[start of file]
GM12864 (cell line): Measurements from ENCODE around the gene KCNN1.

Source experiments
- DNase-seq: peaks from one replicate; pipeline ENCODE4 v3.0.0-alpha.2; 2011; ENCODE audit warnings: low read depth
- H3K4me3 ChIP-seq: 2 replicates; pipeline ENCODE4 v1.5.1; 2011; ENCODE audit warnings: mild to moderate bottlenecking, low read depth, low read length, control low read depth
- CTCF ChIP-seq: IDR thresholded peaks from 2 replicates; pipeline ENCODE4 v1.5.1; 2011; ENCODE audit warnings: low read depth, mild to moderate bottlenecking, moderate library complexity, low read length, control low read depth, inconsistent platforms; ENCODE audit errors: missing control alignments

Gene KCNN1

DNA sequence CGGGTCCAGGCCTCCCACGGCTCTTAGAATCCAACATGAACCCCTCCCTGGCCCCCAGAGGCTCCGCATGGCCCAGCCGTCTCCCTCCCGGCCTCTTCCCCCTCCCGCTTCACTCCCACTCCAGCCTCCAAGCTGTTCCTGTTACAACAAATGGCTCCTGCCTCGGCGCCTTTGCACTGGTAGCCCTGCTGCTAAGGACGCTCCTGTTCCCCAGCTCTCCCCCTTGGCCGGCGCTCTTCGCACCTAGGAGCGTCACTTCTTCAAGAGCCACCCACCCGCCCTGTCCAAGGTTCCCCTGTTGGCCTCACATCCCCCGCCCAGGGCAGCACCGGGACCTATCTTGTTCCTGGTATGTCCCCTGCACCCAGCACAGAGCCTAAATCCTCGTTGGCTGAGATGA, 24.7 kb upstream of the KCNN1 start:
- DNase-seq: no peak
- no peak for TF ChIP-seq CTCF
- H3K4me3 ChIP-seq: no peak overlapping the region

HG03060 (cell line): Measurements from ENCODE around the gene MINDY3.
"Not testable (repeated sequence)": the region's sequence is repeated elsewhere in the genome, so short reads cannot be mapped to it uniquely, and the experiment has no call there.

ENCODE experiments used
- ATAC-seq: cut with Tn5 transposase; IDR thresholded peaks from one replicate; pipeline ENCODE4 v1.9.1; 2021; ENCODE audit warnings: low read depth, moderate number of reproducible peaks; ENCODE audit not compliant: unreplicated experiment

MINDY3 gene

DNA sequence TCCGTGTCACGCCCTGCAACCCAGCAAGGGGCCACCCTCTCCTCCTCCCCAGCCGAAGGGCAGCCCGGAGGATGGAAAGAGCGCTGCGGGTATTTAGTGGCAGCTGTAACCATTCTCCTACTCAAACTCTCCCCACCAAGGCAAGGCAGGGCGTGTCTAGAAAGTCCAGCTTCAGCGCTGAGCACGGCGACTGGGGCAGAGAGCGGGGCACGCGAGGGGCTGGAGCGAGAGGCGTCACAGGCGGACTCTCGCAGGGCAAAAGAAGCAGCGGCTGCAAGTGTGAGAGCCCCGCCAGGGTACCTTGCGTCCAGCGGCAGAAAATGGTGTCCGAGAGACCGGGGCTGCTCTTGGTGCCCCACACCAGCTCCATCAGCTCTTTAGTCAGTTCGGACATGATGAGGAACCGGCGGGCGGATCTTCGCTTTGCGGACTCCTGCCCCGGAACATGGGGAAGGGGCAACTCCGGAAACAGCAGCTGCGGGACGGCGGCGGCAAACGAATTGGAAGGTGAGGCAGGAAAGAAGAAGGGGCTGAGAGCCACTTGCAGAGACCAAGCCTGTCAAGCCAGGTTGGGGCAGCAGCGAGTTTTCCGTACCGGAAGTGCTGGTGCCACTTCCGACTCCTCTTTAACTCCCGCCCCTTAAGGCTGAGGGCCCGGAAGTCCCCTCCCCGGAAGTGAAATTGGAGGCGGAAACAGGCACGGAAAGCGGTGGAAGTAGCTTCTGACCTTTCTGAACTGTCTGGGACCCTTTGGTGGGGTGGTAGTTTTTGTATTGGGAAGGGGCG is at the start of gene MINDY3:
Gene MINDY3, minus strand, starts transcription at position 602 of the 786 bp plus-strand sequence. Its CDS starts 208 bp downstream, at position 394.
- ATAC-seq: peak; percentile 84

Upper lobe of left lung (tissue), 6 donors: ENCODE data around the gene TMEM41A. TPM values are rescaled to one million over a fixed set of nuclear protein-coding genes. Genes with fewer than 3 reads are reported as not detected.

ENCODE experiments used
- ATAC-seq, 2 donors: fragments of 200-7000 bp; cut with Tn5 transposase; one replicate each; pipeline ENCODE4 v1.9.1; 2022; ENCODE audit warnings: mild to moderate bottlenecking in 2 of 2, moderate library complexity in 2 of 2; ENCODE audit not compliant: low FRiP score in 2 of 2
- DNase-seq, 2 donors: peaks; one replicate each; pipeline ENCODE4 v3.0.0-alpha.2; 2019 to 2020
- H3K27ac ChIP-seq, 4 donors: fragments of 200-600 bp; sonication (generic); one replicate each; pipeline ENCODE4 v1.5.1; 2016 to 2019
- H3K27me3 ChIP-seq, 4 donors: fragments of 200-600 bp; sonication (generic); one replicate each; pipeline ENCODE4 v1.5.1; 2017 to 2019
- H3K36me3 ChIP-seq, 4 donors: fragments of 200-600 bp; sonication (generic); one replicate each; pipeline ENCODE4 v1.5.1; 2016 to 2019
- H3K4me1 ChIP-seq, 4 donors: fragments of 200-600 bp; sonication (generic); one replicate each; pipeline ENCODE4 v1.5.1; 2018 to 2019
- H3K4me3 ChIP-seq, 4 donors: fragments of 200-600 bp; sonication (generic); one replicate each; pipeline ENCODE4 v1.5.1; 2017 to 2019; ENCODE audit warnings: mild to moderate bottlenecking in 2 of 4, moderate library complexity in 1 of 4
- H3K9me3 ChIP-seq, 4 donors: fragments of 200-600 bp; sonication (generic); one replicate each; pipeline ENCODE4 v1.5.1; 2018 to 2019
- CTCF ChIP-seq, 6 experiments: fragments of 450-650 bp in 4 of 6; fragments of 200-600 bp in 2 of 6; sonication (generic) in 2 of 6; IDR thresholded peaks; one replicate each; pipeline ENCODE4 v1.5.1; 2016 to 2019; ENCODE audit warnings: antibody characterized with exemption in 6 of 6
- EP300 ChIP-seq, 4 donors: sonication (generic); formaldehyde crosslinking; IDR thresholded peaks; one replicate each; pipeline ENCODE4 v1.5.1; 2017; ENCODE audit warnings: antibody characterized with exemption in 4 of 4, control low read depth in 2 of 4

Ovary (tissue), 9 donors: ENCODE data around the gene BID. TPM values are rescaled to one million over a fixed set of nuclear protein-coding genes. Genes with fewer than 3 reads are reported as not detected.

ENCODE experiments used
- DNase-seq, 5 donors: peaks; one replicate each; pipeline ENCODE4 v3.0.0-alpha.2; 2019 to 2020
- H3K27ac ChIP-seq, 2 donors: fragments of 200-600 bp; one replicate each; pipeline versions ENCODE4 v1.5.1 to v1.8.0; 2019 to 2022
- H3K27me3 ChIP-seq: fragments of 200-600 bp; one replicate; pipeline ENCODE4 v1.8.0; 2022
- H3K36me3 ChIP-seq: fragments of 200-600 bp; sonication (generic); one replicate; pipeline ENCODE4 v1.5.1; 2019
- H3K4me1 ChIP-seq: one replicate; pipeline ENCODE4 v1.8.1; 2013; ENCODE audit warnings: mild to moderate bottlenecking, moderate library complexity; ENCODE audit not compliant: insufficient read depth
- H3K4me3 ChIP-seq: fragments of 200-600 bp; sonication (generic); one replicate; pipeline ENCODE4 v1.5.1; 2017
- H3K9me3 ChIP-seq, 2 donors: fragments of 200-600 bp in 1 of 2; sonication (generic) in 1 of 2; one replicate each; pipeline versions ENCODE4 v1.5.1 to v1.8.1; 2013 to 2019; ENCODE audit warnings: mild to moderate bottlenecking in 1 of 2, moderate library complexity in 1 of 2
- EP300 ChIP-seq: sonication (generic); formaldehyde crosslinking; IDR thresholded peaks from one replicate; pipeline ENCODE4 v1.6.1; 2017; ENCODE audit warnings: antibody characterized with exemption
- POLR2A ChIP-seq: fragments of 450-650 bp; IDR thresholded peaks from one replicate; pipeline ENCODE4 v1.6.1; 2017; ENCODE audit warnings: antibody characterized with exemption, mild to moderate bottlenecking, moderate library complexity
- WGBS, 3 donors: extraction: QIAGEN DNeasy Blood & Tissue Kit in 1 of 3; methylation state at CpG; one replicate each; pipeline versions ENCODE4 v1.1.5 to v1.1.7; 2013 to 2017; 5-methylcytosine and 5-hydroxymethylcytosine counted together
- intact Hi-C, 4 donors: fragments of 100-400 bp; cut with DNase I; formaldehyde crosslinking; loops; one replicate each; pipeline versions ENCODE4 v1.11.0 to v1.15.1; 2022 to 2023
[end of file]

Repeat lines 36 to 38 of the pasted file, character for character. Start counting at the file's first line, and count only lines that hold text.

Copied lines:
- H3K36me3 ChIP-seq: fragments of 200-600 bp; sonication (generic); one replicate; pipeline ENCODE4 v1.5.1; 2019
- H3K4me1 ChIP-seq: one replicate; pipeline ENCODE4 v1.8.1; 2013; ENCODE audit warnings: mild to moderate bottlenecking, moderate library complexity; ENCODE audit not compliant: insufficient read depth
- H3K4me3 ChIP-seq: fragments of 200-600 bp; sonication (generic); one replicate; pipeline ENCODE4 v1.5.1; 2017